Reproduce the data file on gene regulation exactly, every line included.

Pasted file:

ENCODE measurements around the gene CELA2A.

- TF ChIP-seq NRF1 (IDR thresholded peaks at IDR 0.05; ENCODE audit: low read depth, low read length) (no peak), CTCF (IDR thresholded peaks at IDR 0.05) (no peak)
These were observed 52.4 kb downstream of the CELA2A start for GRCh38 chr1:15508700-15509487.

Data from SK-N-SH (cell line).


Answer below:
ENCODE measurements around the gene CELA2A.

- TF ChIP-seq NRF1 (IDR thresholded peaks at IDR 0.05; ENCODE audit: low read depth, low read length) (no peak), CTCF (IDR thresholded peaks at IDR 0.05) (no peak)
These were observed 52.4 kb downstream of the CELA2A start for GRCh38 chr1:15508700-15509487.

Data from SK-N-SH (cell line).